Wanna get our awesome news?

Subscribe to our newsletter!


Actually we won’t spam you and keep your personal data secure

As the voice of the Indian restaurant industry, we represent the interests of 500000+ restaurants & an industry valued @ USD 4 billion. Whether a chain or independent restaurant, the NRAI is here to help every step of the way. Join us!


Now UK wants to ban smoking OUTSIDE pubs & restaurants


The proposal for ‘exclusion zones’ comes eight years after the ban on smoking indoors.

The UK’s Royal Society for Public Health now wants ‘exclusion zones’ outside public areas such as schools, playgrounds and even bars.

Its proposal comes eight years after smoking was made illegal inside pubs, clubs and other public buildings. The society says reducing the ‘convenience’ of smoking will prompt more people to give up.

“The introduction of a smoking exclusion zone around bars, restaurants and schools will further reduce the convenience of smoking, and we believe has the potential to move smokers to safer forms of nicotine, which could ultimately save many lives in the process,” said Shirley Cramer, chief executive, RSPH.

The organisation, which represents more than 6,000 public health professionals, also calls for doctors to work harder to promote e-cigarettes, nicotine patches, gum and lozenges. And it calls for e-cigarettes to be renamed ‘nicotine sticks’ or ‘vapourisers’ to distance the technology from tobacco.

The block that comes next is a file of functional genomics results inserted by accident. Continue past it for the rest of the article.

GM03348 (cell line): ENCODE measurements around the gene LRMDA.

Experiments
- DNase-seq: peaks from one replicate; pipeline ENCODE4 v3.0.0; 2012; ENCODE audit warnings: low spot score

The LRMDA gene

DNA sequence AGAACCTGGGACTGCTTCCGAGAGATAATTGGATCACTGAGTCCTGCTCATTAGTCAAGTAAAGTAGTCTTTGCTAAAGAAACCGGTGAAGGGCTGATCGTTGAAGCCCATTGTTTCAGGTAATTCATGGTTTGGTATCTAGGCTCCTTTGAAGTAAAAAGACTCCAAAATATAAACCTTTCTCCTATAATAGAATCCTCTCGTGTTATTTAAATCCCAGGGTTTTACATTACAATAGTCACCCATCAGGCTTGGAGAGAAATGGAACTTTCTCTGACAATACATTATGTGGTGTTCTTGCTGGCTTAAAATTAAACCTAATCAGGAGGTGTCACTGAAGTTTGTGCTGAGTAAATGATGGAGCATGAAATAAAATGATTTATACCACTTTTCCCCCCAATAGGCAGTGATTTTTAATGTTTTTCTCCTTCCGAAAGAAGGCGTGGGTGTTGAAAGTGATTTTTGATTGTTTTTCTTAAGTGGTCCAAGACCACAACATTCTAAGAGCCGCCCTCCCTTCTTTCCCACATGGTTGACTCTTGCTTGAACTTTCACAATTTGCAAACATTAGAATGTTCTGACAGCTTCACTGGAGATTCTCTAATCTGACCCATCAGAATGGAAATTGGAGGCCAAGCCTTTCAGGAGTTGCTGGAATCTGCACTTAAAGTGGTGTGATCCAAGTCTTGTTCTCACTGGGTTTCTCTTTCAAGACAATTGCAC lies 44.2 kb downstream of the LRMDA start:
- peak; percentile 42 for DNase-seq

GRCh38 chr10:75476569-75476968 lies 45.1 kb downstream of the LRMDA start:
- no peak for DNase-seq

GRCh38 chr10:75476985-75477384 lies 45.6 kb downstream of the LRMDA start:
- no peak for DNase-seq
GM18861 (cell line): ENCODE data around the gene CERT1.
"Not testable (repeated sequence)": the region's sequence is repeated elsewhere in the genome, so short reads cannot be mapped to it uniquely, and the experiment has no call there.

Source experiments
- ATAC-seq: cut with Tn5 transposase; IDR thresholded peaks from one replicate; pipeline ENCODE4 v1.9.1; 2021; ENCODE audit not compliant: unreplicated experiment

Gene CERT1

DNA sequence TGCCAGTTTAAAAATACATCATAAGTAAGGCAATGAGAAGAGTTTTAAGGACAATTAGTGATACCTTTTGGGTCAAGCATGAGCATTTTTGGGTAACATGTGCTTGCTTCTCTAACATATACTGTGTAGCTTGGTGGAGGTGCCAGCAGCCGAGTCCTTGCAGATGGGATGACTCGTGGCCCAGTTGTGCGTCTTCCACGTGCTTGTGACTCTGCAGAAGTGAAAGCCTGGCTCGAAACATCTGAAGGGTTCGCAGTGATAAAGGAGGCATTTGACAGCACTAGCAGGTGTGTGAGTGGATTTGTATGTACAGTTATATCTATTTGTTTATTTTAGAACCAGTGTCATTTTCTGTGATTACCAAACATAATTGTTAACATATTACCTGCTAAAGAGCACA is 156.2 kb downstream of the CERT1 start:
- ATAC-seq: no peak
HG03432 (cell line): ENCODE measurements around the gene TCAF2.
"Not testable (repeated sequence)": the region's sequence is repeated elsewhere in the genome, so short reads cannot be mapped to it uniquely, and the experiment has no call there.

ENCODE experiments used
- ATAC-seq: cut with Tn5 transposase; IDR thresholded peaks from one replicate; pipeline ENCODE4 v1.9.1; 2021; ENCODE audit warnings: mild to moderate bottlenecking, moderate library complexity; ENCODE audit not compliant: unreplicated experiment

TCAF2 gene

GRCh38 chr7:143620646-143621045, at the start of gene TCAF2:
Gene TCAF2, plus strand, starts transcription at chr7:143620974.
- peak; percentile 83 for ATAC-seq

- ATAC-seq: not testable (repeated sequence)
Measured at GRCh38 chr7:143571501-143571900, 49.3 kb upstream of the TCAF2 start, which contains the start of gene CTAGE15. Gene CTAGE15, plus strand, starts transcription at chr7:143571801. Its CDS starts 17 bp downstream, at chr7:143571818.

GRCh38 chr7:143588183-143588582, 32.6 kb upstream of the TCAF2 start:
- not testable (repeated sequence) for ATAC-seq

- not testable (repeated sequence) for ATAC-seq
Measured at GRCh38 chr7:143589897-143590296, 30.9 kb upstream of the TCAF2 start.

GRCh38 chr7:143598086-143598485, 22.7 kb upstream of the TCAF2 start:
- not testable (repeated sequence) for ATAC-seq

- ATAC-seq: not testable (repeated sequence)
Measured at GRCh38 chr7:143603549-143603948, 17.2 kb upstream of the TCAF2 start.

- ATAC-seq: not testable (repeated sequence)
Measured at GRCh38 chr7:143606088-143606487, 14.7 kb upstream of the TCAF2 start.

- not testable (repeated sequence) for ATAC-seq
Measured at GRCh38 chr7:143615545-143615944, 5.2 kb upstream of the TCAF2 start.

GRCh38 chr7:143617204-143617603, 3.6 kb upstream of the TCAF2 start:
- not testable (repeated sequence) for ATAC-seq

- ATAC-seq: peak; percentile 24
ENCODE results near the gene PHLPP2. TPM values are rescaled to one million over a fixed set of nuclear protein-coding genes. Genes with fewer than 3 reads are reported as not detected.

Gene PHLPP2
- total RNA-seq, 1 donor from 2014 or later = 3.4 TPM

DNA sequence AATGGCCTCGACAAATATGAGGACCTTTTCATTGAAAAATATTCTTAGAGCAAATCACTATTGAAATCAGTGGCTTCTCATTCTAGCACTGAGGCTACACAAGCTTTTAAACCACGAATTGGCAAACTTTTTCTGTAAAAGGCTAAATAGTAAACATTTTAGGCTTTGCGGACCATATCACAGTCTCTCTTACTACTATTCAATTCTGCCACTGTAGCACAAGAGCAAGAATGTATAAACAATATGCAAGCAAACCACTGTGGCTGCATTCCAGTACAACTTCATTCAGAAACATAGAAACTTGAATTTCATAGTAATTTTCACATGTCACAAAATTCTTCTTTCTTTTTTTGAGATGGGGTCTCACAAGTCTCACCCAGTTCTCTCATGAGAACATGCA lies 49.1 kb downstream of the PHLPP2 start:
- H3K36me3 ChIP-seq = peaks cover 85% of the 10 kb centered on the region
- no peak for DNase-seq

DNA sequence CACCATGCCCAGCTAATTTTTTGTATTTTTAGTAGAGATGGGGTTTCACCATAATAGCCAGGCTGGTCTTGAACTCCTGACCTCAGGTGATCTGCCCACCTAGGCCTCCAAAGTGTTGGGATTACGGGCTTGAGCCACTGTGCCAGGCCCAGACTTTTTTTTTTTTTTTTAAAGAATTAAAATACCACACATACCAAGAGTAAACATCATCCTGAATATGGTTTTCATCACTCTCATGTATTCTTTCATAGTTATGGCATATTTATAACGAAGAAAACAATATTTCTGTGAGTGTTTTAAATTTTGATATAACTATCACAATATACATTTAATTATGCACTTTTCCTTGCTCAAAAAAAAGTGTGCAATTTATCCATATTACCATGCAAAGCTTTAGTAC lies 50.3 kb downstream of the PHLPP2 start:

The RSPH says nicotine by itself is no more harmful than caffeine – a fact its research suggests is misunderstood by 90% of the population. But smoking tobacco, which contains tar and other chemicals, kills 100,000 people a year in the UK. More than 400,000 smokers quit in the 12 months after the indoor ban was introduced, the report says.

‘By reducing the prominence of smoking in public locations, particularly those visited by children, we can ensure that smoking is no longer seen as a normal or safe activity,’ the RSPH report stated.

“Banning smoking outside pubs and bars would discriminate against adults who enjoy smoking,” said Simon Clark, director of smokers’ lobby group Forest.

Source: Mail Online

Recommended for you